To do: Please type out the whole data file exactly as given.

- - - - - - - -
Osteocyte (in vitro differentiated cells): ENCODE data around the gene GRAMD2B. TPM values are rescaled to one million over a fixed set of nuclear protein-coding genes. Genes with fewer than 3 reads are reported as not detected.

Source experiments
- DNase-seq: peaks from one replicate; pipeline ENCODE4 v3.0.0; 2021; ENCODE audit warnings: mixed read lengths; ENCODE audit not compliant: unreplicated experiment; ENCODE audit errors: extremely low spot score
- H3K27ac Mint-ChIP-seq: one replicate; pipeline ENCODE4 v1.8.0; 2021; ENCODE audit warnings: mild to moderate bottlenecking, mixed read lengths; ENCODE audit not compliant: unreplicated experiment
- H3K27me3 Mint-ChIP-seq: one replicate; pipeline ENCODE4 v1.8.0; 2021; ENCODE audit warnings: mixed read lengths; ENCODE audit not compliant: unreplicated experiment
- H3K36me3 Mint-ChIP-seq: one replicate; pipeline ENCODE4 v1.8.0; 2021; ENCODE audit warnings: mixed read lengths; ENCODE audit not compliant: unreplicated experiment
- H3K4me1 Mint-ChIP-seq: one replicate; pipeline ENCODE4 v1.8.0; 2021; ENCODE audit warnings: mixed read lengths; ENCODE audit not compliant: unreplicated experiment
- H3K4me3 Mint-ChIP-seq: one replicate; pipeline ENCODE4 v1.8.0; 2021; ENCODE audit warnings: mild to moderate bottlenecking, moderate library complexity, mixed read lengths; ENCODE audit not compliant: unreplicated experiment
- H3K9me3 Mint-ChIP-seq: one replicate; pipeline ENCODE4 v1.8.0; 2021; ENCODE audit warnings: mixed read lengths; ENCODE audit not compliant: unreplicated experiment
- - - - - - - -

Osteocyte (in vitro differentiated cells): ENCODE data around the gene GRAMD2B. TPM values are rescaled to one million over a fixed set of nuclear protein-coding genes. Genes with fewer than 3 reads are reported as not detected.

Source experiments
- DNase-seq: peaks from one replicate; pipeline ENCODE4 v3.0.0; 2021; ENCODE audit warnings: mixed read lengths; ENCODE audit not compliant: unreplicated experiment; ENCODE audit errors: extremely low spot score
- H3K27ac Mint-ChIP-seq: one replicate; pipeline ENCODE4 v1.8.0; 2021; ENCODE audit warnings: mild to moderate bottlenecking, mixed read lengths; ENCODE audit not compliant: unreplicated experiment
- H3K27me3 Mint-ChIP-seq: one replicate; pipeline ENCODE4 v1.8.0; 2021; ENCODE audit warnings: mixed read lengths; ENCODE audit not compliant: unreplicated experiment
- H3K36me3 Mint-ChIP-seq: one replicate; pipeline ENCODE4 v1.8.0; 2021; ENCODE audit warnings: mixed read lengths; ENCODE audit not compliant: unreplicated experiment
- H3K4me1 Mint-ChIP-seq: one replicate; pipeline ENCODE4 v1.8.0; 2021; ENCODE audit warnings: mixed read lengths; ENCODE audit not compliant: unreplicated experiment
- H3K4me3 Mint-ChIP-seq: one replicate; pipeline ENCODE4 v1.8.0; 2021; ENCODE audit warnings: mild to moderate bottlenecking, moderate library complexity, mixed read lengths; ENCODE audit not compliant: unreplicated experiment
- H3K9me3 Mint-ChIP-seq: one replicate; pipeline ENCODE4 v1.8.0; 2021; ENCODE audit warnings: mixed read lengths; ENCODE audit not compliant: unreplicated experiment